290 F2d 862 General Accident Fire and Life Assurance Corporation v. J J Hardin
290 F.2d 862
GENERAL ACCIDENT FIRE AND LIFE ASSURANCE CORPORATION, Ltd., Appellant,
J. J. HARDIN, Appellee.
United States Court of Appeals Fifth Circuit.
June 2, 1961.
Perry D. Davis, Jr., Elton Gilliland, of McDonald, Shafer & Gilliland, Odessa, Tex., for appellant.
Tom Sneed, John J. Watts, Odessa, Tex., for appellee.
Before TUTTLE, Chief Judge, and HUTCHESON and BROWN, Circuit Judges.
JOHN R. BROWN, Circuit Judge.
The question here is whether the Judge's finding is clearly erroneous, F.R. Civ.P. 52(a), 28 U.S.C.A., that the Claimant had good cause for failure to file his Texas workmen's compensation claim after the expiration of the six-months' period. Tex.Civ.Stat. art. 8307, § 4a.
There is no longer any dispute that an injury occurred and that notice of injury was given. Hardin was working as a welder for a construction company. While engaged in welding, he sustained an injury on July 4, 1957 when he was caused to raise his head suddenly. Wearing helmet and a welder's protective shield as he was, this forced his safety helmet down on his head and neck. The doctor appearing as an expert in his behalf was of the opinion that as a result of this occurrence he had suffered an injury to the intervertebral disc in the cervical area. The Insurer's medical witness thought the narrowing of the space must have existed long prior to July 4. But nonetheless he acknowledged that the narrowing was present indicating nerve root damage of a kind consistent with the patient's history and complaint of pain and disability. He was also of the view that an accident of the type described by Hardin could have caused this condition.
Claim for compensation was not, however, filed within six months. The claim was not filed until March 1958. Hardin's theory justifying delay was his genuine belief, fortified by a like opinion from his chiropractor, that his injuries were not serious and were trivial in nature.
We are told in the briefs that there are over 200 Texas cases construing good cause. We have dealt with the problem a number of times ourselves. Wedel v. Indemnity Insurance Co. of North America, 5 Cir., 1957, 239 F.2d 302; Fortenberry v. Maryland Casualty Company, 5 Cir., 1957, 247 F.2d 702; American Motorists Insurance Co. v. Boortz, 5 Cir., 1952, 197 F.2d 900; Aetna Casualty & Surety Co. v. Rhine, 5 Cir., 1945, 152 F.2d 368; Maryland Casualty Co. v. Cobb, 5 Cir., 1942, 131 F.2d 603; Mayers v. Associated Indemnity Corp., 5 Cir., 1939, 108 F.2d 89. There is no reason here to add to this bulk by an extended discussion of these principles. They were well summarized in Wedel v. Indemnity Insurance Co. of North America, supra, and painstakingly applied in Fortenberry v. Maryland Casualty Company, supra. Of course we are dealing with Texas law and we must, and do, take our lead from the authoritative decisions of the Texas Courts.
The Texas law has not varied for the 12 years between Hawkins v. Safety Casualty Co., 1948, 146 Tex. 381, 207 S.W.2d 370, and Texas Casualty Insurance Company v. Crawford, Tex.Civ. App.1960, 340 S.W.2d 110. The Hawkins case, in the plainest of terms, declared that the "* * * law is well settled that a bona fide belief of a claimant that his injuries are not serious but trivial is sufficient to constitute good cause for delay in filing a claim. It also has been held a number of times that the advice of a physician, upon whom a claimant relies, that injuries are not of a serious nature, but are temporary or trivial, is sufficient to justify a claimant's delay until he learns, or by the use of reasonable diligence should have learned, that his injuries are serious. * * *" 207 S.W.2d 370, at page 372. Neither the intervening years nor the flood of precedents have introduced any qualifications. For in almost identical words, Crawford now states, "We believe the law is well settled that a bona fide belief of a claimant that injuries are not serious is sufficient to constitute good cause for delay." 340 S.W.2d 110, at pages 112-113; see also Employers Reinsurance Corp. v. Ingram, Tex.Civ. App.1960, 340 S.W.2d 848, at page 850 (error ref. n. r. e.).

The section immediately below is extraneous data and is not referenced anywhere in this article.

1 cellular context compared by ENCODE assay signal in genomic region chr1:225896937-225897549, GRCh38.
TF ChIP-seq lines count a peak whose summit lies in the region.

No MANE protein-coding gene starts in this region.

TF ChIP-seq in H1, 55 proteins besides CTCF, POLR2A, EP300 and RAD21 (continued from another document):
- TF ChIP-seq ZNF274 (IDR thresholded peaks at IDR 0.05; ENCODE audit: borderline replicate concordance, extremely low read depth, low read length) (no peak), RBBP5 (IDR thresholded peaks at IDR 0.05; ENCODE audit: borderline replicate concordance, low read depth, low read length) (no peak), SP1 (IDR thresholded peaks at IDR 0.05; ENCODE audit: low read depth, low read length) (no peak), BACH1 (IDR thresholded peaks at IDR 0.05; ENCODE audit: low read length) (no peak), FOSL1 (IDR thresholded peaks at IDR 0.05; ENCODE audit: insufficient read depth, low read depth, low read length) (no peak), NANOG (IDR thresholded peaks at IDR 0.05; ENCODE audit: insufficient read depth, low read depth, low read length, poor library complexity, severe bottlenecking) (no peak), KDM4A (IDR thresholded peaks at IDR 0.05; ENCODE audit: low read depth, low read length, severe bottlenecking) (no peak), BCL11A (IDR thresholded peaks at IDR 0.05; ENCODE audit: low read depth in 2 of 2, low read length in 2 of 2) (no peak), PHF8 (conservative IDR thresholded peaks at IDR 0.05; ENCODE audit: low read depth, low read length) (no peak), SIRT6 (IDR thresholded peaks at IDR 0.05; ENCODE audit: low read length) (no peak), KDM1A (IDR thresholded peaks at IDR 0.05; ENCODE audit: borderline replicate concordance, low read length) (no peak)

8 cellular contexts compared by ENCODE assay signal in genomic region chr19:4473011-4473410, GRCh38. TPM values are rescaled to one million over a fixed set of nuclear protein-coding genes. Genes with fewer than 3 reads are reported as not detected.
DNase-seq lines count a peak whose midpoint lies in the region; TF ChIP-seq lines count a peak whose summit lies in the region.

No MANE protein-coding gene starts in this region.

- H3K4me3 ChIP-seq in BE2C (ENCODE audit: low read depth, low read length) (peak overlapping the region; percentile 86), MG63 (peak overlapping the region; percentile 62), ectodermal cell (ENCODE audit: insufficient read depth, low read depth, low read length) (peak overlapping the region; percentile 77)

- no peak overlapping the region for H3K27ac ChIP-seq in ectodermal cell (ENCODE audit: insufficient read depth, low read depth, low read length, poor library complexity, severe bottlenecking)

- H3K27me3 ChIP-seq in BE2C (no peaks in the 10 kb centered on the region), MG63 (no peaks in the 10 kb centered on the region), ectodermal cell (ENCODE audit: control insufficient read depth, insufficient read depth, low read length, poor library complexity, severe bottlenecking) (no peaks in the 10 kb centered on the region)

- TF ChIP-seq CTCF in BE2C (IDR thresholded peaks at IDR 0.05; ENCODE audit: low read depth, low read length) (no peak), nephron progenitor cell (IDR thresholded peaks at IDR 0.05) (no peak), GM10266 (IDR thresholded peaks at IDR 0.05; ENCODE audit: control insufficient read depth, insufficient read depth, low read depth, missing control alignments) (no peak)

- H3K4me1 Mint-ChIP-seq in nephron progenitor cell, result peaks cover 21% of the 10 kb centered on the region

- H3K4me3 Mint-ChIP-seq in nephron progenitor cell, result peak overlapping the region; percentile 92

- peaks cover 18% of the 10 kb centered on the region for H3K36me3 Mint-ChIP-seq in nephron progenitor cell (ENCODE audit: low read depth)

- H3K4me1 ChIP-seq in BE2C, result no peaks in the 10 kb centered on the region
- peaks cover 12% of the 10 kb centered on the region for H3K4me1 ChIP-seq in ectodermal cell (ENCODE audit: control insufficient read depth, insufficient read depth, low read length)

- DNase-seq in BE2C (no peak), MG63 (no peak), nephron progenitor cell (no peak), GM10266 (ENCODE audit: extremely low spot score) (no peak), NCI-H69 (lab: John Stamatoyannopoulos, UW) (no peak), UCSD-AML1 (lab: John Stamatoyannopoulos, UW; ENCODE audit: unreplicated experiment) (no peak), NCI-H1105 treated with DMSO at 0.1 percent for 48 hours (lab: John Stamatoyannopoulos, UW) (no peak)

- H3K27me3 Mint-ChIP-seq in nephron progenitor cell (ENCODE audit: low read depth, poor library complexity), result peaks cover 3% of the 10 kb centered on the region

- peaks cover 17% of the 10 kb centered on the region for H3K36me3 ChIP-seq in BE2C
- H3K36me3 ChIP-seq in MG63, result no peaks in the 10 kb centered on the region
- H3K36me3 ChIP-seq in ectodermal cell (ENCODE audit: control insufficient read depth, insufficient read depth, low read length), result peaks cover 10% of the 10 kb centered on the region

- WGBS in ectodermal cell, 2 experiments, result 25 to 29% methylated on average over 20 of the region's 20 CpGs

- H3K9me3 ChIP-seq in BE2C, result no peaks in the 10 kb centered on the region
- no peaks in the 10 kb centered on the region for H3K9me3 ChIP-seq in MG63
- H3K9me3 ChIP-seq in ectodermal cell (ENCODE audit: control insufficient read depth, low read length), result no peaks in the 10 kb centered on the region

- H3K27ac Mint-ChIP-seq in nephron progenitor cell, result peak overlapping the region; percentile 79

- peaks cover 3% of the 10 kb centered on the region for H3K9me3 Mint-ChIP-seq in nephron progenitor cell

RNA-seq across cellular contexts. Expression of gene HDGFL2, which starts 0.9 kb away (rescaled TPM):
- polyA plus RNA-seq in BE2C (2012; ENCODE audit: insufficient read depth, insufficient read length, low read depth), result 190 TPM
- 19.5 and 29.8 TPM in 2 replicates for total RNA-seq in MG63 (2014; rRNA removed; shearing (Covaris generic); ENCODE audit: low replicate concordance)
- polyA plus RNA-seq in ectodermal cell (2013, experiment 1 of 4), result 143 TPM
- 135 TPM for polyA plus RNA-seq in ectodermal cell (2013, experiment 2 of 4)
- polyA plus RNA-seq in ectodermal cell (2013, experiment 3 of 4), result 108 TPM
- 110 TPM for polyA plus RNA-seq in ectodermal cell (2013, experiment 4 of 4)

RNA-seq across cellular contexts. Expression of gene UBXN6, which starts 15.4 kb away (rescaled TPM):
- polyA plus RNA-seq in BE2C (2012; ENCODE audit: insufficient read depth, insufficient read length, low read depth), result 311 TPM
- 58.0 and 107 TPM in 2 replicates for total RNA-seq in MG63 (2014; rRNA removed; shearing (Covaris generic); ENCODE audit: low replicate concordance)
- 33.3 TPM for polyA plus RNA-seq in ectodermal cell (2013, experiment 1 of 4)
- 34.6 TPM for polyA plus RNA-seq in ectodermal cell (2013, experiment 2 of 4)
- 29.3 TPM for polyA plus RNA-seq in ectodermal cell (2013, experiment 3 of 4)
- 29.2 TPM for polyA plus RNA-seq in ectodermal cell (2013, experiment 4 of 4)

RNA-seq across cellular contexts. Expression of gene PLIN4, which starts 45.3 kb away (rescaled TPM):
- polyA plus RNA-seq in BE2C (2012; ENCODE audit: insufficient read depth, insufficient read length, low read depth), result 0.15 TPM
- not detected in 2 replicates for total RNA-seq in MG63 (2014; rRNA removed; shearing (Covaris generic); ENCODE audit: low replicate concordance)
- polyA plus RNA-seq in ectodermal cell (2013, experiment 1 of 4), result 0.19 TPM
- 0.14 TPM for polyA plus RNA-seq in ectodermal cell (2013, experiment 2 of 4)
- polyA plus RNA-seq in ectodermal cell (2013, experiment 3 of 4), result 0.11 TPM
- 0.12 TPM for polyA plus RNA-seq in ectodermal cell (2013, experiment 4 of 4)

Likewise, reliance by the Claimant upon advice of a physician may afford a basis in itself. "Advice from a physician that his injuries are not serious constitutes good cause for failure to file a claim within the prescribed time, provided the claimant, in the exercise of ordinary care, believes and relies upon that advice." Harkey v. Texas Employers' Insurance Association, 1948, 146 Tex. 504, 208 S.W.2d 919, at page 922; Consolidated Underwriters v. Pruitt, Tex.Civ.App.1944, 180 S.W.2d 461, at page 464 (error ref. w. o. m.).
Of course under any such unavoidably broad standard, the results vary according to the facts. In some the question is one of fact for the fact-trier. In others the facts are of such a nature as to compel a direction of a verdict or a non-jury finding as a matter of law. See, e. g., Fortenberry v. Maryland Casualty Co., 5 Cir., 1957, 247 F.2d 702; Driver v. Texas Employers' Insurance Association, Tex.Civ.App.1953, 266 S.W.2d 401, at page 403 (error ref. n. r. e.); Texas Employers' Insurance Association v. Portley, 1953, 153 Tex. 62, 263 S.W.2d 247, at page 250; Mayers v. Associated Indemnity Corp., 5 Cir., 1939, 108 F.2d 89, at page 90; General Accident Fire & Life Assurance Corp. v. Martin, Tex.Civ. App.1937, 110 S.W.2d 258, at page 260.
The circumstances of this record were sufficient to warrant the Judge drawing the inference that Hardin in good faith thought his injuries were trivial, not serious. A strong factor, consistent with that belief, was his continued employment with no time lost. He continued to work for the Texas employer until the job was completed. He then went to California where he shortly obtained employment with another concern. He continued in that work until the time the claim was actually filed. It is true that following the injury he went to a chiropractor in Texas who gave him a few treatments. Later on in November while in California his neck started to give him some pain, so he wrote the chiropractor. The substance of the chiropractor's brief advice received some time in January 1958 was that if Hardin would take some treatments from local chiropractors it would clear up. The existence of pain and discomfort while certainly a factor in the total picture of evaluating compliance with the standard of reasonable prudence is not decisive. The Texas law recognizes that "while * * * belief continues * * *" in good faith that injuries are not serious "* * * the fact that almost constant pain exists does not affect the issue; since pain and suffering are not compensable * * *." Harkey v. Texas Employers' Insurance Association, 1948, 146 Tex. 504, 208 S.W.2d 919, at page 922. Following the receipt of this postcard advice from his former chiropractor in Texas, he obtained a few treatments in California. But all the while he continued working on his job. In March he could see that the injuries were not trivial and that they were not clearing up as the chiropractor had predicted. Immediately he filed his written claim for compensation. There was thus no interval between the realization that the injuries were not, as formerly supposed, trivial and the time of filing. American Motorists Insurance Co. v. Boortz, 5 Cir., 1952, 197 F.2d 900, at page 901, note 1; and Wedel v. Indemnity Insurance Co. of North America, 5 Cir., 1957, 239 F.2d 302, at page 306.